A fresh take on patriotism

Dr Johnson’s definition of patriotism – “the last refuge of a scoundrel”—although worked to death by being cited so often, has not lost the power to amuse.

By Ayaz Amir (Pakistan)

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Published: Sat 28 Aug 2010, 10:32 PM

Last updated: Mon 6 Apr 2015, 8:41 AM

Read out the words and they still make you laugh. And it is this definition, which comes irresistibly to mind when the MQM fuehrer (the description is apt), Altaf Hussain calls upon patriotic generals to save the nation and strike a blow against feudalism.

The trouble with this formulation is that the army when it moves does so as a pack, as a unified whole. There is no distinction between patriotic and less-than-patriotic generals. They are all on the same page, obedient to a single script. The distinction thus becomes irrelevant. Stripped off obfuscation, what the MQM leader is asking for is army intervention to topple the present system.

Among the chattering classes—mercifully, irrelevant politically – there have been voices calling for regime change. But the drumbeat sounded by Altaf Hussain is the loudest and most unambiguous clarions call for Pakistan’s fifth military coup. MQM spokesmen, masters of the shrill and loud word and who have little to learn from Goebbels, are bending over backwards trying to explain what Altaf meant. But the meaning is clear. Wading in where others would have feared to enter, he has raised the first welcoming flag for the army to march into the political arena, all in the name of patriotism.

Altaf is a master of impeccable political timing. Most of his formulations are well calculated. So a question arises regarding the purpose behind this bold invitation to Gen Ashfaq Kayani to step into the ring and take charge of matters? Has the MQM arrived at the conclusion that the Zardari party is over and its interests would be best served by correctly foretelling the future and aligning itself with what is coming?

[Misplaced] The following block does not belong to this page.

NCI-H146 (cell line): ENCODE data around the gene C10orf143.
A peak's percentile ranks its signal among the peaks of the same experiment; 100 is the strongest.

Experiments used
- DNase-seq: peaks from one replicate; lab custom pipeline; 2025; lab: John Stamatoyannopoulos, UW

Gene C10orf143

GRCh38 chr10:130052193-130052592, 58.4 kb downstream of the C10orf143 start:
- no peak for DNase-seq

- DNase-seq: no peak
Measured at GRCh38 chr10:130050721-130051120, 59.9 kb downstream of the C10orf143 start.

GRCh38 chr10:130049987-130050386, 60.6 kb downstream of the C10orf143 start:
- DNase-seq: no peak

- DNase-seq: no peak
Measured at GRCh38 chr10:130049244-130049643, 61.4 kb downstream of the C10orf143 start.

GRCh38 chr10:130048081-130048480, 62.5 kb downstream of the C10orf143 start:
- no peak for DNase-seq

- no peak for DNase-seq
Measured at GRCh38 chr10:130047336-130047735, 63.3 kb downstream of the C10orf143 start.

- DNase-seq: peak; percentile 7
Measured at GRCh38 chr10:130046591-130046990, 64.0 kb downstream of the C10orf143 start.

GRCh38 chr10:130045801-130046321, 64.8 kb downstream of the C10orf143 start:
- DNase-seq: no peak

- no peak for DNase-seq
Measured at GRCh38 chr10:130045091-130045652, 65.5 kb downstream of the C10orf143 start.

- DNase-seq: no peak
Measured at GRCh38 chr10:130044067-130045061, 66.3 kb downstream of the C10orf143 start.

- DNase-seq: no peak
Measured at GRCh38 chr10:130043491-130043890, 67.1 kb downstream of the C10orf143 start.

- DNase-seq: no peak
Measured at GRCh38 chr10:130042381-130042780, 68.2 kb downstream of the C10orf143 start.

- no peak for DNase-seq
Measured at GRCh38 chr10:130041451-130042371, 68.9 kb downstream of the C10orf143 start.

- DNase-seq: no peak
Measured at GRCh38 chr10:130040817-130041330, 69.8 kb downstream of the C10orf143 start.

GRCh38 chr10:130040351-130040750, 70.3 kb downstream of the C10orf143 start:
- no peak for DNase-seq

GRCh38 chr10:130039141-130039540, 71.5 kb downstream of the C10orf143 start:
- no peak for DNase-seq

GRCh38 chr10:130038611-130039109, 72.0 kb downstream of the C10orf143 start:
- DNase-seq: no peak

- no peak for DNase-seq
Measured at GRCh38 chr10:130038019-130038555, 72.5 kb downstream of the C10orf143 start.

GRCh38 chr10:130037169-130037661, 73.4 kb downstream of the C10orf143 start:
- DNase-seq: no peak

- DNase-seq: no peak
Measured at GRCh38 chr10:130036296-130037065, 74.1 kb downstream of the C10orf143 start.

Even if there is some truth to this assumption the army command would have to be out of its mind to fall for this ploy and heed the MQM’s call. It takes little genius to figure out what the army distrusts the most. India, Zardari and the MQM top its list of suspicions, friend Hussain Haqqani and friend Rehman Malik coming a distant (very distant) fourth and fifth.

True, Gen Ziaul Haq godfathered the MQM (as he did so many other chickens coming home to roost). But that was for the limited aim of containing or counter-balancing the Benazir Bhutto-led PPP in Sindh. Altaf Hussain is his own man and it would be grossly unfair to deny his leadership qualities. He has galvanised or, to use the currently fashionable word, empowered his community, making it the dominant force in Karachi and Hyderabad. His astute power play has also turned the MQM into a powerful force in federal politics.

But it is equally true that the MQM has never been able to dispel the impression that the army and its ubiquitous intelligence agencies had a major hand in its birth and formation. Like most laboratory Frankensteins, however, it outgrew its makers, its growing power in Karachi setting it on a collision course with the army. But after October 1999 it was lucky in having a protector in Pakistan’s new strongman, later the country’s most outstanding contribution to the art of tin pot production, Gen Pervez Musharraf.